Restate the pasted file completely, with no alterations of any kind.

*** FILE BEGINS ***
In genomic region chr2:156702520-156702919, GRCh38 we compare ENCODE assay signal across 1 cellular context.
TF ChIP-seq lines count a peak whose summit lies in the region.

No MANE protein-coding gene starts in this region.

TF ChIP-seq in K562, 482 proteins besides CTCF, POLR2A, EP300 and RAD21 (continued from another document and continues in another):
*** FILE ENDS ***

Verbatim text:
In genomic region chr2:156702520-156702919, GRCh38 we compare ENCODE assay signal across 1 cellular context.
TF ChIP-seq lines count a peak whose summit lies in the region.

No MANE protein-coding gene starts in this region.

TF ChIP-seq in K562, 482 proteins besides CTCF, POLR2A, EP300 and RAD21 (continued from another document and continues in another):